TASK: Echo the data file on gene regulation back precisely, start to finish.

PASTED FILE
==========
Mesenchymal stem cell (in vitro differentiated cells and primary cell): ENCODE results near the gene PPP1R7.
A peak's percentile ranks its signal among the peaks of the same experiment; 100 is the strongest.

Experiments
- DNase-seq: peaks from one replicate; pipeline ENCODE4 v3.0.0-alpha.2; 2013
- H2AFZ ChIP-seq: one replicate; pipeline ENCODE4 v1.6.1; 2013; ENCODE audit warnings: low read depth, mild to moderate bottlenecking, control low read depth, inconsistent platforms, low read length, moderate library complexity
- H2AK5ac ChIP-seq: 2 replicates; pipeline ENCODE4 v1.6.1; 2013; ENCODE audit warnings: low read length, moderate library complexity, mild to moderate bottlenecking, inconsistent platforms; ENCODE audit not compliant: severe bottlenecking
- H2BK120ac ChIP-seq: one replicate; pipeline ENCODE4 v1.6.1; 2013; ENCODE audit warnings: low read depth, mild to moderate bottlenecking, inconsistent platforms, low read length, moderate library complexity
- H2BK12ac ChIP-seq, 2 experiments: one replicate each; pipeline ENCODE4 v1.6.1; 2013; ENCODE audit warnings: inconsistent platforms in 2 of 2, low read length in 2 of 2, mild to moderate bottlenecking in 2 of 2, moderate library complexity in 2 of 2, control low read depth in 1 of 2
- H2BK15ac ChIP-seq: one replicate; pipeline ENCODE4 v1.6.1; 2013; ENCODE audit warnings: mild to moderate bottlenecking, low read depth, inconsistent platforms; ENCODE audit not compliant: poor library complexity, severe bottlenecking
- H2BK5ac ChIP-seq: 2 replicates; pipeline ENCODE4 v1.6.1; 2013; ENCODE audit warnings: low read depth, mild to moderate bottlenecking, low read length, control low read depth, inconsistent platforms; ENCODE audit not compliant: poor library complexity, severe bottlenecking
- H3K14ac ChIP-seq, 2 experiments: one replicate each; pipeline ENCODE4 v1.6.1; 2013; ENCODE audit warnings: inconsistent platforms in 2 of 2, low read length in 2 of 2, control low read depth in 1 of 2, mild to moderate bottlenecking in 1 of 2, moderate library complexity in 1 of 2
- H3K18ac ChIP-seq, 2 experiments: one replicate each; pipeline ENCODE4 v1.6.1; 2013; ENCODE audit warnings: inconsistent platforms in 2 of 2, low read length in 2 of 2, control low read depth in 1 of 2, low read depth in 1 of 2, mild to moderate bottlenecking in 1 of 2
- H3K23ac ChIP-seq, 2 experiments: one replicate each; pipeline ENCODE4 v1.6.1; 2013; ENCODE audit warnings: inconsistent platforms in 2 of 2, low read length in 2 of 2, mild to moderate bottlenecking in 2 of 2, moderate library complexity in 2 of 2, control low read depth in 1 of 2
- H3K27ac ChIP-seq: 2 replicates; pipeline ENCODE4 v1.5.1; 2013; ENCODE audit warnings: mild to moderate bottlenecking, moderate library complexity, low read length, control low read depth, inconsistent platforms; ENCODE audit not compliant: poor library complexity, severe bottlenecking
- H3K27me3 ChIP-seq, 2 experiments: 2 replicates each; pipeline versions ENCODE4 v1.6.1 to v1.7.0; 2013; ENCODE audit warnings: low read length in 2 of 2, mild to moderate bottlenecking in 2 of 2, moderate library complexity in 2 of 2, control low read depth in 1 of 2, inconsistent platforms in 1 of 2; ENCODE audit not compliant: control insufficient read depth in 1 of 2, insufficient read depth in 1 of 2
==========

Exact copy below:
Mesenchymal stem cell (in vitro differentiated cells and primary cell): ENCODE results near the gene PPP1R7.
A peak's percentile ranks its signal among the peaks of the same experiment; 100 is the strongest.

Experiments
- DNase-seq: peaks from one replicate; pipeline ENCODE4 v3.0.0-alpha.2; 2013
- H2AFZ ChIP-seq: one replicate; pipeline ENCODE4 v1.6.1; 2013; ENCODE audit warnings: low read depth, mild to moderate bottlenecking, control low read depth, inconsistent platforms, low read length, moderate library complexity
- H2AK5ac ChIP-seq: 2 replicates; pipeline ENCODE4 v1.6.1; 2013; ENCODE audit warnings: low read length, moderate library complexity, mild to moderate bottlenecking, inconsistent platforms; ENCODE audit not compliant: severe bottlenecking
- H2BK120ac ChIP-seq: one replicate; pipeline ENCODE4 v1.6.1; 2013; ENCODE audit warnings: low read depth, mild to moderate bottlenecking, inconsistent platforms, low read length, moderate library complexity
- H2BK12ac ChIP-seq, 2 experiments: one replicate each; pipeline ENCODE4 v1.6.1; 2013; ENCODE audit warnings: inconsistent platforms in 2 of 2, low read length in 2 of 2, mild to moderate bottlenecking in 2 of 2, moderate library complexity in 2 of 2, control low read depth in 1 of 2
- H2BK15ac ChIP-seq: one replicate; pipeline ENCODE4 v1.6.1; 2013; ENCODE audit warnings: mild to moderate bottlenecking, low read depth, inconsistent platforms; ENCODE audit not compliant: poor library complexity, severe bottlenecking
- H2BK5ac ChIP-seq: 2 replicates; pipeline ENCODE4 v1.6.1; 2013; ENCODE audit warnings: low read depth, mild to moderate bottlenecking, low read length, control low read depth, inconsistent platforms; ENCODE audit not compliant: poor library complexity, severe bottlenecking
- H3K14ac ChIP-seq, 2 experiments: one replicate each; pipeline ENCODE4 v1.6.1; 2013; ENCODE audit warnings: inconsistent platforms in 2 of 2, low read length in 2 of 2, control low read depth in 1 of 2, mild to moderate bottlenecking in 1 of 2, moderate library complexity in 1 of 2
- H3K18ac ChIP-seq, 2 experiments: one replicate each; pipeline ENCODE4 v1.6.1; 2013; ENCODE audit warnings: inconsistent platforms in 2 of 2, low read length in 2 of 2, control low read depth in 1 of 2, low read depth in 1 of 2, mild to moderate bottlenecking in 1 of 2
- H3K23ac ChIP-seq, 2 experiments: one replicate each; pipeline ENCODE4 v1.6.1; 2013; ENCODE audit warnings: inconsistent platforms in 2 of 2, low read length in 2 of 2, mild to moderate bottlenecking in 2 of 2, moderate library complexity in 2 of 2, control low read depth in 1 of 2
- H3K27ac ChIP-seq: 2 replicates; pipeline ENCODE4 v1.5.1; 2013; ENCODE audit warnings: mild to moderate bottlenecking, moderate library complexity, low read length, control low read depth, inconsistent platforms; ENCODE audit not compliant: poor library complexity, severe bottlenecking
- H3K27me3 ChIP-seq, 2 experiments: 2 replicates each; pipeline versions ENCODE4 v1.6.1 to v1.7.0; 2013; ENCODE audit warnings: low read length in 2 of 2, mild to moderate bottlenecking in 2 of 2, moderate library complexity in 2 of 2, control low read depth in 1 of 2, inconsistent platforms in 1 of 2; ENCODE audit not compliant: control insufficient read depth in 1 of 2, insufficient read depth in 1 of 2